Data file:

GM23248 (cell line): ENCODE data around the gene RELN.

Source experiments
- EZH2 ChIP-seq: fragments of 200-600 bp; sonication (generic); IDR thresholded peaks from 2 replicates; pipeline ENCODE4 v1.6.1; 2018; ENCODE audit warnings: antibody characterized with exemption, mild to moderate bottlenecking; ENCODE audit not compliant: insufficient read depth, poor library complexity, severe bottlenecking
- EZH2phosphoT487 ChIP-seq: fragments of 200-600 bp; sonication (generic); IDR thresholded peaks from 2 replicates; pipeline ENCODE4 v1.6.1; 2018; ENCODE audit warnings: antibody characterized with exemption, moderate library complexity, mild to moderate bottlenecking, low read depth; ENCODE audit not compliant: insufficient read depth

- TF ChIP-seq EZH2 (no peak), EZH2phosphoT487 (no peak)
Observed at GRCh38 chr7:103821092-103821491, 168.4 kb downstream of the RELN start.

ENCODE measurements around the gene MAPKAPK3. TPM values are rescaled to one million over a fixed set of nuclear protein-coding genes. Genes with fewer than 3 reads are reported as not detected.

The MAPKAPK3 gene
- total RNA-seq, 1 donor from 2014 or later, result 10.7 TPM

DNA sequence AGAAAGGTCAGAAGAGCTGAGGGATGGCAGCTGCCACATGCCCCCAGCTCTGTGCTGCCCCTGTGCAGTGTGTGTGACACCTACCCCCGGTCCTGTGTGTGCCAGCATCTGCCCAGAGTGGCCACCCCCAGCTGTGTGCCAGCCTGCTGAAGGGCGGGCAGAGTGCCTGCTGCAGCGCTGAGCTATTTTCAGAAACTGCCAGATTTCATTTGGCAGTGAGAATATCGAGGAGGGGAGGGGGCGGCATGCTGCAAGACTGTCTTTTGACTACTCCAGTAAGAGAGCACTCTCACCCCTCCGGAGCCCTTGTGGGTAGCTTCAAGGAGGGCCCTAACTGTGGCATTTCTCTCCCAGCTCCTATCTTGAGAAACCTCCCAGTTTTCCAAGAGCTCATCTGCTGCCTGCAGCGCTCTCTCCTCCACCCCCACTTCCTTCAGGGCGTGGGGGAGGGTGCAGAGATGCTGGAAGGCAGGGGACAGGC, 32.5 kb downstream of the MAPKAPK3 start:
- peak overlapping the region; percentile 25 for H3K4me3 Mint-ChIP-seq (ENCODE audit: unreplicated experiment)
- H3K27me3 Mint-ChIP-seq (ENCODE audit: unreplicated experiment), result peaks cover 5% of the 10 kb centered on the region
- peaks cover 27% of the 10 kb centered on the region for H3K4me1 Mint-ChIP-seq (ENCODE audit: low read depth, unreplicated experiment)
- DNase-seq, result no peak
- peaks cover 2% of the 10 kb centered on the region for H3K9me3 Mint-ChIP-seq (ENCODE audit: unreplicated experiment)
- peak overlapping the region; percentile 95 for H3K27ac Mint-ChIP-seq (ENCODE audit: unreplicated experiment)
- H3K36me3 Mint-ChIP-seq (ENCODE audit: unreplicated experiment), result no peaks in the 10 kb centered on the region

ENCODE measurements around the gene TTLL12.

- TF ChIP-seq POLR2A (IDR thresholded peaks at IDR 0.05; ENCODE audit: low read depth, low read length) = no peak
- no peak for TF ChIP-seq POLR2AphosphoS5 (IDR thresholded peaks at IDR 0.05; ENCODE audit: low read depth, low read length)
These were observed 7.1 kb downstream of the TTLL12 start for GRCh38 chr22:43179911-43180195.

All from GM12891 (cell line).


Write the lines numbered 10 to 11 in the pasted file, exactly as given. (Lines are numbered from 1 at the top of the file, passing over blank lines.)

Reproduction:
DNA sequence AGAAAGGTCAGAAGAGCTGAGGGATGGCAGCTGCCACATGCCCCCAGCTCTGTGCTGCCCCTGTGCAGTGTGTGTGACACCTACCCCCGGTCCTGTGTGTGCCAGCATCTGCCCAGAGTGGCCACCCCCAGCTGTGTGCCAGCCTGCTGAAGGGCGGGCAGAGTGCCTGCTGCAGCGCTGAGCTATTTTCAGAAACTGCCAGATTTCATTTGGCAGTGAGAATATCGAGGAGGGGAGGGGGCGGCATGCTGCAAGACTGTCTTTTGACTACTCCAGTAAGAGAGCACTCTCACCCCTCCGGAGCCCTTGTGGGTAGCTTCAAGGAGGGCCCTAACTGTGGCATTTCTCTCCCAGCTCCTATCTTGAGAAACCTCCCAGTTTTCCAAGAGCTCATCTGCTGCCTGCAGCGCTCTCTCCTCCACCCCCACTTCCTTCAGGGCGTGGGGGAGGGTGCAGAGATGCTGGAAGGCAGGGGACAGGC, 32.5 kb downstream of the MAPKAPK3 start:
- peak overlapping the region; percentile 25 for H3K4me3 Mint-ChIP-seq (ENCODE audit: unreplicated experiment)